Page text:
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NEW YORK (MainStreet) — Could Mark Zuckerberg be just the beginning of the 20- or 30-something CEO era?

Possibly, according to new research by the Pew Research Center, which shows just 32% of men ages 49 to 67 — the Baby Boomer generation — and 21% of women in that age group say they want to be the boss eventually. Fortunately, their junior generation — those 18 to 32 years old — are willing to pick up the slack, with 705 of Gen-Y men and 615 of Gen-Y women saying they'd like to be the boss. The study says Boomers have seen the stress and hours related to "getting ahead," and they'd rather be rank and file.

"I think Millennials care more about the appearance of winning or being perceived as successful versus actually being more driven or ambitious than other generations," said Eddy Ricci Jr., 29, who founded his own personal development company, The Growth Game LLC. "I think Millennials have grown up in their career with having more visibility and connectivity to people."

Ricci said Millennials who want to be leaders or want "higher up" jobs are really just thirsty for more independence and professional responsibility. They normally change jobs every three years — probably because of a lack of ownership or impact in their career, he added.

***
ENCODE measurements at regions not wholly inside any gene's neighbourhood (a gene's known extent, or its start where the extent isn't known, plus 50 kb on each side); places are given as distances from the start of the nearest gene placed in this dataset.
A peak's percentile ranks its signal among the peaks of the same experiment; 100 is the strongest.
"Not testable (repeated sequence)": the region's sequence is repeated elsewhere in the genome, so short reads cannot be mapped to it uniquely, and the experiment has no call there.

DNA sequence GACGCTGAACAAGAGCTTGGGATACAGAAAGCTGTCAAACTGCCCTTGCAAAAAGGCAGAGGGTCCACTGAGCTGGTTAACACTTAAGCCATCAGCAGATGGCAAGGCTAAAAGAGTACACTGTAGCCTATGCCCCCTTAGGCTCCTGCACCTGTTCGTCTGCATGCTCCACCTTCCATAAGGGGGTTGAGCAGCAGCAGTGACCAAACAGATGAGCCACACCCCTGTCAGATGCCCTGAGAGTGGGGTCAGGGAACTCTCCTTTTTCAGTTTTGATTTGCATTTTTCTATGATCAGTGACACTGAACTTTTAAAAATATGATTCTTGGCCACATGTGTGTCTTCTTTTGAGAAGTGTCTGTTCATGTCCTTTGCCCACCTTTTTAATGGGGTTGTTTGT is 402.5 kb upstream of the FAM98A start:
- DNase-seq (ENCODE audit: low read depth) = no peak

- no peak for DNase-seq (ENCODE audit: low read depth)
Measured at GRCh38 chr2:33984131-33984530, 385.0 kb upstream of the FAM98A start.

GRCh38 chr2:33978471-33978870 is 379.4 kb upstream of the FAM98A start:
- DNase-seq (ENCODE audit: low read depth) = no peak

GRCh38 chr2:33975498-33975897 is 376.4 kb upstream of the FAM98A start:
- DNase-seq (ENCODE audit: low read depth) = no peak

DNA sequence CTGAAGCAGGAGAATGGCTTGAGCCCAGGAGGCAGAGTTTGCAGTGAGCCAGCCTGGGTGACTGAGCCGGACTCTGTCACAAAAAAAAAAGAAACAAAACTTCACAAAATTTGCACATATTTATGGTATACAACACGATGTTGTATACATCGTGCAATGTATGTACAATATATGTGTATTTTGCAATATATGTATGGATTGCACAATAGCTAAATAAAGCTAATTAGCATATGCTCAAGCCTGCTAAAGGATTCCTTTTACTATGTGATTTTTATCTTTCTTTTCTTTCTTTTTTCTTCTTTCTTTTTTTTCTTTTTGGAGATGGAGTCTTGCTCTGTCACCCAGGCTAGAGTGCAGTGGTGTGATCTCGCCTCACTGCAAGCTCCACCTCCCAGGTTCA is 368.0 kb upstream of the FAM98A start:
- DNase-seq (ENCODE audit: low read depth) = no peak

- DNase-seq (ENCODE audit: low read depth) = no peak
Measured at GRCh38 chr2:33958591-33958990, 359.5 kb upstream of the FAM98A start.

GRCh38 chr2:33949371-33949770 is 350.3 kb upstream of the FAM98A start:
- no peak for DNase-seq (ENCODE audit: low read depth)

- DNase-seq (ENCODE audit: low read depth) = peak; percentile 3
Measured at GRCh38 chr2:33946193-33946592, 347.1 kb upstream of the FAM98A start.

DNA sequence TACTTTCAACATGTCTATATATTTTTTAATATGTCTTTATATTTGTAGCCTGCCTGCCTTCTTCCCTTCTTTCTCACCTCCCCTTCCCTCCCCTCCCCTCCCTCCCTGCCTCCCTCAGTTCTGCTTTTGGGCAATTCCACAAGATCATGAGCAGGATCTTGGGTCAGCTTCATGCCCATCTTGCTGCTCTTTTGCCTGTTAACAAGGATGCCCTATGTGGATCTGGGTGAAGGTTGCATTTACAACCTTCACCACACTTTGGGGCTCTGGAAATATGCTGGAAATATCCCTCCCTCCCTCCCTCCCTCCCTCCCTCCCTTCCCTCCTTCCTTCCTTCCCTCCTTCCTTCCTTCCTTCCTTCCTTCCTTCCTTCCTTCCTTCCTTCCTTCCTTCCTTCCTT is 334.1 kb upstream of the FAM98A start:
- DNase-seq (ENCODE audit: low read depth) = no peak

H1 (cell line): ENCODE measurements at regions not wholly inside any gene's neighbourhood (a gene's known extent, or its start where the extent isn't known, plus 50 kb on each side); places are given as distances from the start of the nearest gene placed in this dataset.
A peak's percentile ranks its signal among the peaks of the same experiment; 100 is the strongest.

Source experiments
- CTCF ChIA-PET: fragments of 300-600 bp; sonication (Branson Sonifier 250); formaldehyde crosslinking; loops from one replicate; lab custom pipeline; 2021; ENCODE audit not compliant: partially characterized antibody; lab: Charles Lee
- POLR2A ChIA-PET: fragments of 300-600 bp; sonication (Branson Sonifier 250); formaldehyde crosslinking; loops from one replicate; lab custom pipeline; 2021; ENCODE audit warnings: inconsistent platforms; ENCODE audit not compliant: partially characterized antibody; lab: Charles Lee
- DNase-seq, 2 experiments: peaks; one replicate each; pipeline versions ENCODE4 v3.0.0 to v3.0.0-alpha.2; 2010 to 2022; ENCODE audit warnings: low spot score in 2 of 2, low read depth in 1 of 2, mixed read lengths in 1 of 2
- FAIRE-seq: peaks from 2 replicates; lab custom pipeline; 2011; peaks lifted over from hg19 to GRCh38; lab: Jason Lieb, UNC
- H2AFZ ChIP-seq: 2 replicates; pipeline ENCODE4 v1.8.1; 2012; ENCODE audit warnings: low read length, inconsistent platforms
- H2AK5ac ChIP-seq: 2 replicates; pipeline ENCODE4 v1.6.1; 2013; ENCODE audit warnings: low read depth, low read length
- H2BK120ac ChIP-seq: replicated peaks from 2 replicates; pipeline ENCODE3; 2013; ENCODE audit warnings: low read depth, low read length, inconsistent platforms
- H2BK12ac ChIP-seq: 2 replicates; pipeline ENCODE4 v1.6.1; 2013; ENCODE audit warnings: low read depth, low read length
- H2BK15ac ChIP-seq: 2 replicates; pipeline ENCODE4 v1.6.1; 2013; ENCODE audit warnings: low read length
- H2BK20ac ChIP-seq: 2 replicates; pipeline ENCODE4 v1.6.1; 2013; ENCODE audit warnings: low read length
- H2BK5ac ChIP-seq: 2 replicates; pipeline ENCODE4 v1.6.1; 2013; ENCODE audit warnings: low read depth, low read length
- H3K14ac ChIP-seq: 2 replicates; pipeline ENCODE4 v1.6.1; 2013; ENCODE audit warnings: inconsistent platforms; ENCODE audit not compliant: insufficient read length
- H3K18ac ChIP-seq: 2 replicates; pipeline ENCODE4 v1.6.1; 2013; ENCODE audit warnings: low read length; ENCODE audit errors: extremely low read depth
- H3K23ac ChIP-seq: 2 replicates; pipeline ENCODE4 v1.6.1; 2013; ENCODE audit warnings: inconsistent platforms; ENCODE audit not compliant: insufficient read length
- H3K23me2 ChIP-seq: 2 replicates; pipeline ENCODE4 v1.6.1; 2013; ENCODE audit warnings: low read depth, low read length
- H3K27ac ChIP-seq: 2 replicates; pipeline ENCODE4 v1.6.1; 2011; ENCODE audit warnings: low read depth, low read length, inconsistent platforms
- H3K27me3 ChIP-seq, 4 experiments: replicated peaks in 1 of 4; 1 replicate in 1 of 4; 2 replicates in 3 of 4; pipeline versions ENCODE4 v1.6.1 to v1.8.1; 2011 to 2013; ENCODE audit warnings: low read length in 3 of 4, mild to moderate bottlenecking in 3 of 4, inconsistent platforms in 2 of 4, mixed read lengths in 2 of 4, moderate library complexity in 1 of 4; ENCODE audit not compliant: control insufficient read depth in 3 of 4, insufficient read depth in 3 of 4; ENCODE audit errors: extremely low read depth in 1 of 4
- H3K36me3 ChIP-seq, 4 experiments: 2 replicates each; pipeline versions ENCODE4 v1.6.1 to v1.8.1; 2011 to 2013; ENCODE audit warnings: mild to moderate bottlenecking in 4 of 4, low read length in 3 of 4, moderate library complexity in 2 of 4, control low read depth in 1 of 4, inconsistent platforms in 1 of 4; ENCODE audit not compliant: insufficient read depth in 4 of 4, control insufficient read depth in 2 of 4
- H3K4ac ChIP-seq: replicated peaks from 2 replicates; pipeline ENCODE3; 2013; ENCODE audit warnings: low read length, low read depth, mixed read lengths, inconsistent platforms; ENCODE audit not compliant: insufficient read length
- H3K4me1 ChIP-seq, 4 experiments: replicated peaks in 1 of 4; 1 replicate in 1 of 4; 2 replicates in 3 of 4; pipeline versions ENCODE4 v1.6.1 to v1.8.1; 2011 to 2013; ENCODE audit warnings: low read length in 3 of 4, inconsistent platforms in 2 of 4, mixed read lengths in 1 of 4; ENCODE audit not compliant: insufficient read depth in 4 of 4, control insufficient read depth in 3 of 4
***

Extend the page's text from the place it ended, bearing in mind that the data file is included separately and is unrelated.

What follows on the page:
However, it's not just Millennials looking for more professional ownership over projects and tasks. The Pew research shows even Gen X-ers — aged 33 to 48 — are more likely to want a leadership position. The study revealed 58% of Gen-X men and 41% of Gen-X women desire a top job at their place of work, again outpacing the Baby Boomer generation. The research adds the difference in opinions between sexes for Generation X may be due to the fact Gen-X women are among the most likely to have children under the age of 18, which may be a factor in views about how much additional responsibility they would want to take on at work.

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The Pew study adds the differences in attitude about getting ahead in the workplace also could be due to where these generations currently fall in the life cycle, noting "young adults are more likely than middle-aged and older adults to say they'd like to be the boss someday — possibly because they have more time ahead of them to reach that goal."

Dan Schawbel, author of Promote Yourself: The New Rules for Career Success (St. Martin's Press, 2013), however, agrees Millennials may indeed have a different attitude when it come to their work environment, and while many people tend to believe Millennials are impatient and feel entitled, it may be they are looking for more.

"Millennials are looking for major changes in the workplace, and they know that through management roles they can be the driver of these changes," Schawbel said.

Nevertheless, Ricci said he believes wanting to be a leader comes from a few things no matter what generation — such as upbringing, having proper mentors and a passion for making a difference.

"I don't care if you were 28 in 2013 or 28 in 1913," Ricci added. "I think this whole 'boss' statistic where Boomers don't want leadership positions compared to Millennials can be more of a career timing piece instead of a generational piece. Boomers might have different priorities and see their career as a piece in the big picture of life. For many Millennials, at this stage in the game, their career or future career is their life.

—Written by Chris Metinko for MainStreet